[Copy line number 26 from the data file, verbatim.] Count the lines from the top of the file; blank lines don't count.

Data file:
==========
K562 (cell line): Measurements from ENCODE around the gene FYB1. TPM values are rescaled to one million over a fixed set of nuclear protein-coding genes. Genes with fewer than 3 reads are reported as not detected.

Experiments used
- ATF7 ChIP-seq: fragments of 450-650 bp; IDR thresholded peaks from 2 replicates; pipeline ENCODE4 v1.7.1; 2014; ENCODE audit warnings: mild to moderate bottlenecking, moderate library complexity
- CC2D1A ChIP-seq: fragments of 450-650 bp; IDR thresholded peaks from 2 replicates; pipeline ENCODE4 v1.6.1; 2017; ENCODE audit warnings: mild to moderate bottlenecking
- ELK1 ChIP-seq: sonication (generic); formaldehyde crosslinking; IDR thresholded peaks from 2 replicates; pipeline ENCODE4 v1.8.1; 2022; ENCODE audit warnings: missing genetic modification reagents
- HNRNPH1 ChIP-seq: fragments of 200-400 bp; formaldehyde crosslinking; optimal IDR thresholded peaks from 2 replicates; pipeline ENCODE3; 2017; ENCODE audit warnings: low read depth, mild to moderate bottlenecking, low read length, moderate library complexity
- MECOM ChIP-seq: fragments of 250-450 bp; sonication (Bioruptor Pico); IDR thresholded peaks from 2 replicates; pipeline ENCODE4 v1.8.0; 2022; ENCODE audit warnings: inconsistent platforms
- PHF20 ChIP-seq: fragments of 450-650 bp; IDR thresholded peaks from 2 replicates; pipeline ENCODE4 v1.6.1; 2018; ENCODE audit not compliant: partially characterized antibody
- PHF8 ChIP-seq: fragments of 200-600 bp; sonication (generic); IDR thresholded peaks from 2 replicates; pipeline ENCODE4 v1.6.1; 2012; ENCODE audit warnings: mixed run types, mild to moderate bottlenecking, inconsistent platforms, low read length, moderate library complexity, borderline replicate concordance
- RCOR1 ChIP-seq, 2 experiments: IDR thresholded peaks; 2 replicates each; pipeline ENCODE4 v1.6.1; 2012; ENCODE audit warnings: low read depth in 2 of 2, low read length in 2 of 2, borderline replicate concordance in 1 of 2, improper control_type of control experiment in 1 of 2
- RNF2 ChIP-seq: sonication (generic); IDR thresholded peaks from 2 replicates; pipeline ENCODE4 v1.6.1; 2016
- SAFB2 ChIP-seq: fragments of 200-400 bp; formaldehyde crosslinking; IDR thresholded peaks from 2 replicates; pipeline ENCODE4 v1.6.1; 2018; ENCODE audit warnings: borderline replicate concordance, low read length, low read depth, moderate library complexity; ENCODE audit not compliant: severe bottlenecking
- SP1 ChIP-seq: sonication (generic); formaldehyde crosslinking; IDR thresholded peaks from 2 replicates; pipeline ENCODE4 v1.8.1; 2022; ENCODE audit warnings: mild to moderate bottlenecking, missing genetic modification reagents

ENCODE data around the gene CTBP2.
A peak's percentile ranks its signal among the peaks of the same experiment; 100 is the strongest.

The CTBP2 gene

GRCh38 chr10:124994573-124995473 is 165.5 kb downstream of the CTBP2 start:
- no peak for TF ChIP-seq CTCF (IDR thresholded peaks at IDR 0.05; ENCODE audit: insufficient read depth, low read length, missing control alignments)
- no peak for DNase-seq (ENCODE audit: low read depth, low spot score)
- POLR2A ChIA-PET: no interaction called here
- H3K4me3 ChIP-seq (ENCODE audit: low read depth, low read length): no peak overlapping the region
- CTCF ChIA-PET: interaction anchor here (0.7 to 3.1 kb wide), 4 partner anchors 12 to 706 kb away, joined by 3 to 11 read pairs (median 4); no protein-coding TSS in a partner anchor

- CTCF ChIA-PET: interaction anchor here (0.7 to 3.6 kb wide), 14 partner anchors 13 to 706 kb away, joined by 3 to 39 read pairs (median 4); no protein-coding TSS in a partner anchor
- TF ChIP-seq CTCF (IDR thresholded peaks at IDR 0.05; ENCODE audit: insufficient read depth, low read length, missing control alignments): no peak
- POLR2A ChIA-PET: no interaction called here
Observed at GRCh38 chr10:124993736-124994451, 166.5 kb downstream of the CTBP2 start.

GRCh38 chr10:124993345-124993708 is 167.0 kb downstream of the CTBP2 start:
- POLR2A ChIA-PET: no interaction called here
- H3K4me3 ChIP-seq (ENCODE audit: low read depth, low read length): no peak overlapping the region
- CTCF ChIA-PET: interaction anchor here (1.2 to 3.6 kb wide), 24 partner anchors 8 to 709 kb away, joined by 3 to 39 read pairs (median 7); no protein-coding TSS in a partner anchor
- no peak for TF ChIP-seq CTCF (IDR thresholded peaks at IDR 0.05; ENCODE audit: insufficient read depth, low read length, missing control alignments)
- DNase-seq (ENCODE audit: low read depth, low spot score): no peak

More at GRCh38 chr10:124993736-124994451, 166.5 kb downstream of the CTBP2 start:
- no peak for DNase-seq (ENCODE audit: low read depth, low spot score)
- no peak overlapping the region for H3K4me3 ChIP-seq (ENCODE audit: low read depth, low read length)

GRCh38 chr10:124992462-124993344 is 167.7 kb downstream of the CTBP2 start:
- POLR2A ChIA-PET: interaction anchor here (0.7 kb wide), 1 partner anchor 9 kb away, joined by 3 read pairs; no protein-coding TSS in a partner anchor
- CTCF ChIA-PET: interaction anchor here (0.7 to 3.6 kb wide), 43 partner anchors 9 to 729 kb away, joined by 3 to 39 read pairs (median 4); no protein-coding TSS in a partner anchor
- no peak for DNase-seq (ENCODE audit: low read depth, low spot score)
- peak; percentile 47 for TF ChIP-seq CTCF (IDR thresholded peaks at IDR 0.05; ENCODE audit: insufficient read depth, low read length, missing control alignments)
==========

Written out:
Observed at GRCh38 chr10:124993736-124994451, 166.5 kb downstream of the CTBP2 start.